An analysis of the cases cited by both parties reveals that where a "state action" exclusion from the scope of the Sherman Act has been sanctioned by the courts, a particular pattern emerges from the statute under which such action is taken. Not only does the legislature create the entity involved or endow it with governmental character, but it also directs and authorizes that entity by means of the same statute to utilize anticompetitive means to achieve a specific governmental purpose. For example, in Parker v. Brown, 317 U.S. 341, 87 L. Ed. 315, 63 S. Ct. 307 (1943), the California legislature not only created prorate raisin districts but authorized them to limit production artificially in order to correct adverse market conditions. Such behavior, if manifested without government direction, would be contrary to federal antitrust legislation. Similarly, in Allstate Insurance Co. v. Lanier, 361 F.2d 870 (4 Cir. 1966), a case upon which defendant relies heavily as authority for its motion, the statute not only created the North Carolina Automobile Rate Administrative Office and provided for its regulation by the state insurance commissioner but also expressly authorized price-fixing, an activity proscribed under antitrust laws, in order to protect the people of North Carolina from excessive premiums. In E. W. Wiggins Airways, Inc. v. Massachusetts Port Authority, 362 F.2d 52 (1 Cir. 1966), the Massachusetts legislature not only created the Massachusetts Port Authority but also endowed it with certain sovereign powers (such as eminent domain) and enabled the Authority to operate the Boston airport as a monopoly. On the other hand, no case cited by the parties nor discoverable through extensive research reveals any authority ascribing "state action" immunity either to a private entity or to the transactions of a state agency which were not mandated or directed by legislative enactment. That regulation and supervision alone do not constitute a delegation of governmental authority is well established. United States v. Utah Pharmaceutical Association, 201 F. Supp. 29 (1962); California v. Federal Power Commission, 369 U.S. 482, 8 L. Ed. 2d 54, 82 S. Ct. 901 (1962). Further, the Pennsylvania Non-Profit Hospital Plan Act is completely silent in matters that have to do with restraint of trade. It is, therefore, deemed appropriate to apply the test suggested in Parker v. Brown, 317 U.S. 341, at p. 352, 87 L. Ed. 315, 63 S. Ct. 307, as follows:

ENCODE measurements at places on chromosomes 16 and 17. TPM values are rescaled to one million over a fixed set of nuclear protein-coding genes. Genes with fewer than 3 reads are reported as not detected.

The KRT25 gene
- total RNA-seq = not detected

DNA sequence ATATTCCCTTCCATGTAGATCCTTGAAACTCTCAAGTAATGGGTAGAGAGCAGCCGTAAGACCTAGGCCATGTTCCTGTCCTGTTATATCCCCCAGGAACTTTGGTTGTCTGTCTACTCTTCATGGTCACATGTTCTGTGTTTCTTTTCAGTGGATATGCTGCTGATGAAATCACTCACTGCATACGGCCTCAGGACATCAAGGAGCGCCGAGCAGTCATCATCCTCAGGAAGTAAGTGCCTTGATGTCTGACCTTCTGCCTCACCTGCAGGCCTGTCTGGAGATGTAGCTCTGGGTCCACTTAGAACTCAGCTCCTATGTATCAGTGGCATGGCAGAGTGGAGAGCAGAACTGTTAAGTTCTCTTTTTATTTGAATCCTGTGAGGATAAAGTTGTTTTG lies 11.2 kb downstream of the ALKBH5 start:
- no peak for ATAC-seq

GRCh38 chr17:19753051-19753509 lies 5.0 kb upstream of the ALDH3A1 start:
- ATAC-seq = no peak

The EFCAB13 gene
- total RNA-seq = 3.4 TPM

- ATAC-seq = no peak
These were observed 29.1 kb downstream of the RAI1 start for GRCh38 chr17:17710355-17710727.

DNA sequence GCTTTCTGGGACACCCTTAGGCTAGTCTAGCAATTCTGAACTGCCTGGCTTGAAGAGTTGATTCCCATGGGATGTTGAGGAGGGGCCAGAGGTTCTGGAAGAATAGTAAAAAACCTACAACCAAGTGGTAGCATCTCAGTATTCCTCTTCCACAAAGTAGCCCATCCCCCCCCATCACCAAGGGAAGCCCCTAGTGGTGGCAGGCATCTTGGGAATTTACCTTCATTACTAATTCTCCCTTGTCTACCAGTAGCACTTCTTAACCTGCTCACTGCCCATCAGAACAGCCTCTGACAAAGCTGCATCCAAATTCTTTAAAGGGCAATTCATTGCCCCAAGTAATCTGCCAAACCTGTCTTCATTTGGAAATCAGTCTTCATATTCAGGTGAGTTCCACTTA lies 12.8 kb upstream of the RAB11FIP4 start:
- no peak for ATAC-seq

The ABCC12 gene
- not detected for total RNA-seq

" . . . It is the state which has created the machinery for establishing the prorate program. . . . The state itself exercises its legislative authority in making the regulation and in prescribing the conditions of its application. . . ."

 Blue Cross fails to meet the apparent standards inherent in a "state action" exclusion from the scope of the Sherman Act in two respects. It is the creature of individuals - not the state - and it has not been extended valid governmental authority to engage in monopolistic practices.

 Although Travelers has indicated a factual dispute concerning Blue Cross' assertion that the insurance commissioner directed or approved all the activities about which Travelers complains, this issue is deemed immaterial, and the Motion for Summary Judgment will be denied on the basis of those facts that are not in dispute.

 An appropriate order will be entered.